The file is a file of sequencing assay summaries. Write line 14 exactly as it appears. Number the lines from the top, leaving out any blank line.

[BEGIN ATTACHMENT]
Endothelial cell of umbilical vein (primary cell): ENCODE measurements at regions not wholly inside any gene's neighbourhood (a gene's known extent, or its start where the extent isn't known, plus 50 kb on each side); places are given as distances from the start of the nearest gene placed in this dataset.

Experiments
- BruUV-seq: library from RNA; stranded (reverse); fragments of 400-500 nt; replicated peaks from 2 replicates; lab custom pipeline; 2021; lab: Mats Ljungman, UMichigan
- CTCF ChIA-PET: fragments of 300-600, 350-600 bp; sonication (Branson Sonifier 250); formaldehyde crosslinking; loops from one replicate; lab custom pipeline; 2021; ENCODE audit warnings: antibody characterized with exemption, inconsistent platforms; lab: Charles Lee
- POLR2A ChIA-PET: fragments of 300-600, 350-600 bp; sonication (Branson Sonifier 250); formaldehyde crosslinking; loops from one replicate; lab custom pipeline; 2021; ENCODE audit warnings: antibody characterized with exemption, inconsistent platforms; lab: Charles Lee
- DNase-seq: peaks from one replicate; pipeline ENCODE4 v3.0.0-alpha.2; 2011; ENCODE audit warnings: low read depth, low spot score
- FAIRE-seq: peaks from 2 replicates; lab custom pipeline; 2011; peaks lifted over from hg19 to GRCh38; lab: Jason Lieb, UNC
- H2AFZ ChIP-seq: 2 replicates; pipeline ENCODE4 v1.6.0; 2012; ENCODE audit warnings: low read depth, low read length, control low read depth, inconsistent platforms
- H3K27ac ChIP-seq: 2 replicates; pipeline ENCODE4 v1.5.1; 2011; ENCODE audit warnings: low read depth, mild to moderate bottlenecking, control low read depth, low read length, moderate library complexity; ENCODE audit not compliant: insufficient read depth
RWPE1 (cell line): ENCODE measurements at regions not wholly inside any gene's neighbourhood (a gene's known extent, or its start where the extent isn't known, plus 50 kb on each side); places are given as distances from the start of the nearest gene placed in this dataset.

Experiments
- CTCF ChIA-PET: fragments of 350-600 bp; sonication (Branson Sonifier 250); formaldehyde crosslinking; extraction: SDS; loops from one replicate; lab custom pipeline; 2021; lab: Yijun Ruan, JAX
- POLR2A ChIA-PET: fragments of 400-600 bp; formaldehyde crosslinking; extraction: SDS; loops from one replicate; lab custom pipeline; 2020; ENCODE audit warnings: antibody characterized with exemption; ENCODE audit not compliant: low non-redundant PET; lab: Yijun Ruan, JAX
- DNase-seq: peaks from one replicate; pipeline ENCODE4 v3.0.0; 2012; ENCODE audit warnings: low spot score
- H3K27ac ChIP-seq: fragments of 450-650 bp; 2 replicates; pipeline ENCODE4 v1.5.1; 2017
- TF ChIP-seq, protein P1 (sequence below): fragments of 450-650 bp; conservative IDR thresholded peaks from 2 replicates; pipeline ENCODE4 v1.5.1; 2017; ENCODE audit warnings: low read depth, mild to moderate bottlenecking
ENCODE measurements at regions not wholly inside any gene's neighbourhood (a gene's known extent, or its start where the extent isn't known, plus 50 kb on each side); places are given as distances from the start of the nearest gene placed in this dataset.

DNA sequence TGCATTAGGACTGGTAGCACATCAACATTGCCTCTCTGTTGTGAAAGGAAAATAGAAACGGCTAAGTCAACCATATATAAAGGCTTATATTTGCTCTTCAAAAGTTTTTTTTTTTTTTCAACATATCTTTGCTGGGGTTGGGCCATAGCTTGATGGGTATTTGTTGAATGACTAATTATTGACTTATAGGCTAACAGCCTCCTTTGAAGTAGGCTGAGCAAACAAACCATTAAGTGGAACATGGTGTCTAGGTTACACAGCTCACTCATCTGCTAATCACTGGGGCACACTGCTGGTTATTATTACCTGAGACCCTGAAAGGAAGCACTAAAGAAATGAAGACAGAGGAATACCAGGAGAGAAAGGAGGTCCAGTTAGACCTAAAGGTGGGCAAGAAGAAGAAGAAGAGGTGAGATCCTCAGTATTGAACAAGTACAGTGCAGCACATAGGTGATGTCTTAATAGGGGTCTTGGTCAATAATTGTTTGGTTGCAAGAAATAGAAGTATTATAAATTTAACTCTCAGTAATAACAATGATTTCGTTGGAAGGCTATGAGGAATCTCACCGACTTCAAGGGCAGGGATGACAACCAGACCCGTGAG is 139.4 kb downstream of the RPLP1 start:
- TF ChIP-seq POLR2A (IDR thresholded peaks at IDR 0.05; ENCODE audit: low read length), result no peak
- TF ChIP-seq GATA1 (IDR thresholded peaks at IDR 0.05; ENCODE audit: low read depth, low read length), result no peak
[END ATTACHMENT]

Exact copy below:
- DNase-seq: peaks from one replicate; pipeline ENCODE4 v3.0.0; 2012; ENCODE audit warnings: low spot score